Obesity hypoventilation syndrome (OHS) is a in obese people in which poor breathing leads to lower oxygen and higher carbon dioxide levels in the blood.
The exact cause of OHS is unknown. The condition is believed to result from both a defect in the brain's control over breathing, and excessive weight (due to obesity) against the chest wall. This makes it hard for a person to take a deep breath. As a result, the blood has too much carbon dioxide and not enough oxygen. People with OHS are often tired due to sleep loss, poor sleep quality, and chronic low blood oxygen levels (hypoxia).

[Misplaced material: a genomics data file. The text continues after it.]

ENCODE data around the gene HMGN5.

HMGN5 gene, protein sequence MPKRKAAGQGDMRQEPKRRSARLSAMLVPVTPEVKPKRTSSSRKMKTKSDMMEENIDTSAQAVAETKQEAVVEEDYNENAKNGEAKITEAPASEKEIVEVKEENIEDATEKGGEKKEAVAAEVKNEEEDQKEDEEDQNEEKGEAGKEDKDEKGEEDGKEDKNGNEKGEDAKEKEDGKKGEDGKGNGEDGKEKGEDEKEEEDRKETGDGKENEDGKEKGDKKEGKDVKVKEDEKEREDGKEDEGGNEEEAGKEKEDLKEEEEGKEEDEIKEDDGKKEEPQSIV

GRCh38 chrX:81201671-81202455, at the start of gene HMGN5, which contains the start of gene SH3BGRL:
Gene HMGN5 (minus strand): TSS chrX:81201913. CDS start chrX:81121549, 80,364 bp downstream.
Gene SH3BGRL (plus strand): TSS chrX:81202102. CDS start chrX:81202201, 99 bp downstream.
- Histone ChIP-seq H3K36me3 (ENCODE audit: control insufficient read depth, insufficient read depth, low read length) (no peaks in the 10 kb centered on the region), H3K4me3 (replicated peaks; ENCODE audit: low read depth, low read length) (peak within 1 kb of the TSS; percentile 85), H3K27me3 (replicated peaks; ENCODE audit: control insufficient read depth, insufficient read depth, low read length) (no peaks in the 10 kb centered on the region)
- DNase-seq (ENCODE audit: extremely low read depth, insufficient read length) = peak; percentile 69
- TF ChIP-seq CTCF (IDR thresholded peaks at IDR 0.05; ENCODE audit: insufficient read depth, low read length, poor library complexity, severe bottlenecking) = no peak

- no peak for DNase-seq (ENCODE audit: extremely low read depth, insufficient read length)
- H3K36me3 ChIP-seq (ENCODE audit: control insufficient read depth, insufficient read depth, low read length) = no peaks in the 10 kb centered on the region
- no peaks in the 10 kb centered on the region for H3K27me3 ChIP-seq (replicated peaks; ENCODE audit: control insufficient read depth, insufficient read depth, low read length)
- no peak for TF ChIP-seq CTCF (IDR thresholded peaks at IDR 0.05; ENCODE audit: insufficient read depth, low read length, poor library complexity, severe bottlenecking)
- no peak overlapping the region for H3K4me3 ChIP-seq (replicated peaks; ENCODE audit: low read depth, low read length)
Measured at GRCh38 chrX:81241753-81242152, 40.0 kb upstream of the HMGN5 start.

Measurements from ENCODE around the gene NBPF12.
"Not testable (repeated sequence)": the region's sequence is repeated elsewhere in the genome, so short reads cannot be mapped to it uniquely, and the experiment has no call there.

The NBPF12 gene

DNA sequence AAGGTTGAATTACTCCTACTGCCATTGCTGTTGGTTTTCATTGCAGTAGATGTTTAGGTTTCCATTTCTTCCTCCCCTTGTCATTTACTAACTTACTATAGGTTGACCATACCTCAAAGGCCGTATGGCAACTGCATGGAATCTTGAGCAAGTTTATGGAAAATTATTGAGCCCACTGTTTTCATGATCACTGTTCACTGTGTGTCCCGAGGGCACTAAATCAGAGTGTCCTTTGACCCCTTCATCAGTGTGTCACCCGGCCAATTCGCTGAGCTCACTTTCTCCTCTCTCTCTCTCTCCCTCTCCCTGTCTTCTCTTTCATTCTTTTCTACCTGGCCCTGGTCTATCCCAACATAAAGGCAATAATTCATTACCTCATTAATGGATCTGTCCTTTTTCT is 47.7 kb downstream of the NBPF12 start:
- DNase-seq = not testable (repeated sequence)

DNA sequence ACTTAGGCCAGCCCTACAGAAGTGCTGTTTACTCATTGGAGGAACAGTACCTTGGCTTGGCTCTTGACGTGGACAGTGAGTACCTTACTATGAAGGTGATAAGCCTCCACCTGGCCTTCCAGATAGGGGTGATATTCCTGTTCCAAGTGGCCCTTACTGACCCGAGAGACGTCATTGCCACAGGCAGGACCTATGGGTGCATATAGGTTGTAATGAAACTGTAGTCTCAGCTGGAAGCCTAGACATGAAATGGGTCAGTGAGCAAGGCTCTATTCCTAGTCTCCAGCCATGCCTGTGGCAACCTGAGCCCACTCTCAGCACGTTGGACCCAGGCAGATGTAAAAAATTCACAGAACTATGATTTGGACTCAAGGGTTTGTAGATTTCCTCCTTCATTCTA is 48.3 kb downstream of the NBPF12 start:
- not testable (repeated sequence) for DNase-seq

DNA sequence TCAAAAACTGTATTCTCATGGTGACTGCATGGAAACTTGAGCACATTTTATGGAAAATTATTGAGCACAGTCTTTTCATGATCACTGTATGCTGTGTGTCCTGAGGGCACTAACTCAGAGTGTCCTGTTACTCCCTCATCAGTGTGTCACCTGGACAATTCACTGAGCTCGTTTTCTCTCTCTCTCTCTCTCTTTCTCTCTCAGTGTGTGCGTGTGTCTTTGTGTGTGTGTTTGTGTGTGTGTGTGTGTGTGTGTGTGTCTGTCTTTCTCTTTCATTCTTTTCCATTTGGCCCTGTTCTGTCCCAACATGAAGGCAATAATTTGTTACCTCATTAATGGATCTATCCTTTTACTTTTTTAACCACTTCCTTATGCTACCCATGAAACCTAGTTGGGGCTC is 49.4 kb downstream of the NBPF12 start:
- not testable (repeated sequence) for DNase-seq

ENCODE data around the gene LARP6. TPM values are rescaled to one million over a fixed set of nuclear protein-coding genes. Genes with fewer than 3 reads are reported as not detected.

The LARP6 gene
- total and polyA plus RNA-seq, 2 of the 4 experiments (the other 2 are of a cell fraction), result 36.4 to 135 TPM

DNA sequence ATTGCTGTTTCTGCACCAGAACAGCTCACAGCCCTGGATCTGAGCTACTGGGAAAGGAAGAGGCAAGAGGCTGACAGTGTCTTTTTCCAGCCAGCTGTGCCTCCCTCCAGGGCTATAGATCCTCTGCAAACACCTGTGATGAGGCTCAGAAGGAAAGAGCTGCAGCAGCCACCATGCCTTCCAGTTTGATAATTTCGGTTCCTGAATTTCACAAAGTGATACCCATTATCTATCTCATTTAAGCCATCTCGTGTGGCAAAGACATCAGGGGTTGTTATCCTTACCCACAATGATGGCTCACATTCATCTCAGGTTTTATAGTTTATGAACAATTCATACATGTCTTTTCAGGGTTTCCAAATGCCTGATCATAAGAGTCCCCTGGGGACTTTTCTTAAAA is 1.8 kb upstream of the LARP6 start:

Most patients with the syndrome have a form of sleep apnea. Obesity is the main risk factor.
See also: Respiratory acidosis
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Tzelepis GE, McCool FD. The lungs and chest wall diseases. In: Mason RJ, Broaddus VC, Martin TR, et al, eds. Murray and Nadel’s Textbook of Respiratory Medicine. 5th ed. Philadelphia, Pa: Saunders Elsevier; 2010:chap 88.
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